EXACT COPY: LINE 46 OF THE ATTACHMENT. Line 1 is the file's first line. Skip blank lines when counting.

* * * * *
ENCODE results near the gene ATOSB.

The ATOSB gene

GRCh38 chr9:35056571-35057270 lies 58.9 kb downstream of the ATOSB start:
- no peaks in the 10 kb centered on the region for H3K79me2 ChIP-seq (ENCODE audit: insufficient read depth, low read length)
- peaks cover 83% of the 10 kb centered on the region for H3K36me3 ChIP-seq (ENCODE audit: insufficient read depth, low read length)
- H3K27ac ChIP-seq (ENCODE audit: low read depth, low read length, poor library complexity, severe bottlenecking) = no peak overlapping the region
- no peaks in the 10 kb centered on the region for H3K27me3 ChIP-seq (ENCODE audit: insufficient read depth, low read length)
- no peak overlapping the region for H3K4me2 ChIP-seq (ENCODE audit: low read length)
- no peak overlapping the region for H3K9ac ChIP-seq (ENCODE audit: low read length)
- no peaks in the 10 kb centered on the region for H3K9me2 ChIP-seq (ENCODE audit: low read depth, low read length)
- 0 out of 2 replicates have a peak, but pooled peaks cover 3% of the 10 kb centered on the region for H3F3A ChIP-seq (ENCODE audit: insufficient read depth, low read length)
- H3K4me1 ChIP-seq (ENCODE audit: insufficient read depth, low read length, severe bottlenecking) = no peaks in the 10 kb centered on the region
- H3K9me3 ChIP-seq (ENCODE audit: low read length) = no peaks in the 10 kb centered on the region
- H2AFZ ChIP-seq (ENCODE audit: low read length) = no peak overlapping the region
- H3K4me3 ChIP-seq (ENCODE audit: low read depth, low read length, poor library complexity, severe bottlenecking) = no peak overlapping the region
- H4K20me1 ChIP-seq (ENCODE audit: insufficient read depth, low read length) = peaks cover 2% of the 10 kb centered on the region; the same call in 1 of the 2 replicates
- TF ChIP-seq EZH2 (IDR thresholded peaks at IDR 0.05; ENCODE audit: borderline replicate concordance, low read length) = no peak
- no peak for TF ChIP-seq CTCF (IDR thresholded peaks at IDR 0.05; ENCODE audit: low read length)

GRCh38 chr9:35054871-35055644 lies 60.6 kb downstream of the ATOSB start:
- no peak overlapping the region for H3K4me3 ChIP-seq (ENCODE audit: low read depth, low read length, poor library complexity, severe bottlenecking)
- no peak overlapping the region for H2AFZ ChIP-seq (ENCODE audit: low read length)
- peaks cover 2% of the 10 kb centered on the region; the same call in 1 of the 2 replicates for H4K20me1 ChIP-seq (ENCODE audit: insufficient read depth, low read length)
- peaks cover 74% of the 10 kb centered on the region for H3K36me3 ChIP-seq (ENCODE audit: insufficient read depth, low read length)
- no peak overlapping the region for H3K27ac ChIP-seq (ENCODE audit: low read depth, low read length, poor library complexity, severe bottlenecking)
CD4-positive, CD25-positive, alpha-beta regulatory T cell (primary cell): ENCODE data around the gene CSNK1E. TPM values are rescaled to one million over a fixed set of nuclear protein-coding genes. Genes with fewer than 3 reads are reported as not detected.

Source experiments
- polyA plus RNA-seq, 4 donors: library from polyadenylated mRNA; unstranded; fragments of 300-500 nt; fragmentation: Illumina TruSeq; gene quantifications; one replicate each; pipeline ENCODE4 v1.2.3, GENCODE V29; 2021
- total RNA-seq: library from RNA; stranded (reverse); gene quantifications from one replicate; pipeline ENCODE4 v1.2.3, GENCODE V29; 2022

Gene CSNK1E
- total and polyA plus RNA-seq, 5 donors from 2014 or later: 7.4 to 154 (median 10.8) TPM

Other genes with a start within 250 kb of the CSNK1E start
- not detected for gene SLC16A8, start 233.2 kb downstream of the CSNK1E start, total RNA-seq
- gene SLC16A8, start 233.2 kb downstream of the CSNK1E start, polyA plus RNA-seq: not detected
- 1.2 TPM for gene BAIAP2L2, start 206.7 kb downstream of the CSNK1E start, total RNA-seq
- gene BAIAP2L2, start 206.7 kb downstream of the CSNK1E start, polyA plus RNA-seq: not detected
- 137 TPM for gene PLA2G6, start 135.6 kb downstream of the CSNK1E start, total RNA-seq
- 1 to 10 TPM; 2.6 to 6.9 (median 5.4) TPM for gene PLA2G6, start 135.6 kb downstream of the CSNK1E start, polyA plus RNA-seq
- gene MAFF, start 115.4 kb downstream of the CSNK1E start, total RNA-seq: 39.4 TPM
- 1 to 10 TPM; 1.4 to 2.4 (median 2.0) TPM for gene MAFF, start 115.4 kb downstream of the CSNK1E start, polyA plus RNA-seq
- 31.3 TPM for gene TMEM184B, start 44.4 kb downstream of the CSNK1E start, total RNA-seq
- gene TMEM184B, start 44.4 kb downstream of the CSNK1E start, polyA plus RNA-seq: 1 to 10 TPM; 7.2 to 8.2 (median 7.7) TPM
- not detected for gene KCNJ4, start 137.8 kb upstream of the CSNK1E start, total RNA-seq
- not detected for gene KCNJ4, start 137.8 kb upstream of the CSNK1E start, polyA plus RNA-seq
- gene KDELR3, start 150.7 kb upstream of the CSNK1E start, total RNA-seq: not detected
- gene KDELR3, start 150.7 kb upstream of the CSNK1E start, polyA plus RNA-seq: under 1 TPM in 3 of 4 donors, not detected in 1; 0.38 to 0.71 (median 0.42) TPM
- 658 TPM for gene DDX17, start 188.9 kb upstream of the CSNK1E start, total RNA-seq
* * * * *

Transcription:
- 658 TPM for gene DDX17, start 188.9 kb upstream of the CSNK1E start, total RNA-seq